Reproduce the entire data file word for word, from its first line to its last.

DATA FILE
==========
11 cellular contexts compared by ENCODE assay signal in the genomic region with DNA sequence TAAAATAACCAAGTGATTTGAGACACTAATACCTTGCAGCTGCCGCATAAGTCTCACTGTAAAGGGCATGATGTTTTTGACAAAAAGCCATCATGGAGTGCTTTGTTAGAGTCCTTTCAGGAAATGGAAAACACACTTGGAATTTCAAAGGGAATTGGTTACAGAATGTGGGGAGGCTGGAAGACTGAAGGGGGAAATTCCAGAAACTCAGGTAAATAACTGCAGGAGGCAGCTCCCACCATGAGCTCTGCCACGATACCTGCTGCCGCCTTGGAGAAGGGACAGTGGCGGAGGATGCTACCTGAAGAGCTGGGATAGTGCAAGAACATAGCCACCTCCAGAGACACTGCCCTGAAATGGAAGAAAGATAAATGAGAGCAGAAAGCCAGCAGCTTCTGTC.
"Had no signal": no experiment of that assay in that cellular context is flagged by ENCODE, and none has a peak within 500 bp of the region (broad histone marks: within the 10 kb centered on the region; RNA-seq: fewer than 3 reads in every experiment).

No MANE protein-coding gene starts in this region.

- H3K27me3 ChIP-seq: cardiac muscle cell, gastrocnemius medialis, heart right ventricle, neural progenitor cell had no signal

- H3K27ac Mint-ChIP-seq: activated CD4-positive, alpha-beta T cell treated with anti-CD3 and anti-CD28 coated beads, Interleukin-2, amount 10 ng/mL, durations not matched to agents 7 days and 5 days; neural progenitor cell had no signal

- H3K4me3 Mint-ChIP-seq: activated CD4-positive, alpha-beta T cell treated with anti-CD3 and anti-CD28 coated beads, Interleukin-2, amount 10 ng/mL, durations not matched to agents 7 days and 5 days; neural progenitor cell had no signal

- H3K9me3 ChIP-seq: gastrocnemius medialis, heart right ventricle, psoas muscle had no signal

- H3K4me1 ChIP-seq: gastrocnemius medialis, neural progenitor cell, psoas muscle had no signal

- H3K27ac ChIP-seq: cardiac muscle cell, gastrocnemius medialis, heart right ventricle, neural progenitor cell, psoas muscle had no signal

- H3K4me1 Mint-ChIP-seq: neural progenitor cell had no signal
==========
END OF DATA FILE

11 cellular contexts compared by ENCODE assay signal in the genomic region with DNA sequence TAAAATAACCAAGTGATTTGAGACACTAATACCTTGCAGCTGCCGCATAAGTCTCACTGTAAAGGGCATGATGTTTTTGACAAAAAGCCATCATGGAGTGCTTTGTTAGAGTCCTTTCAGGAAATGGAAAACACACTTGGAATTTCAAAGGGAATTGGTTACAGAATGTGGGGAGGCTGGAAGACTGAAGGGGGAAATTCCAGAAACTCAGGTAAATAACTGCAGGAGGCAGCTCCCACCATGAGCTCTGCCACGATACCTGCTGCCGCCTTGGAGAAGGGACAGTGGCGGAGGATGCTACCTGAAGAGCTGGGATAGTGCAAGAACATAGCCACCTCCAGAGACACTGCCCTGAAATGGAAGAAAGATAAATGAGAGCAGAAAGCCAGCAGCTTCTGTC.
"Had no signal": no experiment of that assay in that cellular context is flagged by ENCODE, and none has a peak within 500 bp of the region (broad histone marks: within the 10 kb centered on the region; RNA-seq: fewer than 3 reads in every experiment).

No MANE protein-coding gene starts in this region.

- H3K27me3 ChIP-seq: cardiac muscle cell, gastrocnemius medialis, heart right ventricle, neural progenitor cell had no signal

- H3K27ac Mint-ChIP-seq: activated CD4-positive, alpha-beta T cell treated with anti-CD3 and anti-CD28 coated beads, Interleukin-2, amount 10 ng/mL, durations not matched to agents 7 days and 5 days; neural progenitor cell had no signal

- H3K4me3 Mint-ChIP-seq: activated CD4-positive, alpha-beta T cell treated with anti-CD3 and anti-CD28 coated beads, Interleukin-2, amount 10 ng/mL, durations not matched to agents 7 days and 5 days; neural progenitor cell had no signal

- H3K9me3 ChIP-seq: gastrocnemius medialis, heart right ventricle, psoas muscle had no signal

- H3K4me1 ChIP-seq: gastrocnemius medialis, neural progenitor cell, psoas muscle had no signal

- H3K27ac ChIP-seq: cardiac muscle cell, gastrocnemius medialis, heart right ventricle, neural progenitor cell, psoas muscle had no signal

- H3K4me1 Mint-ChIP-seq: neural progenitor cell had no signal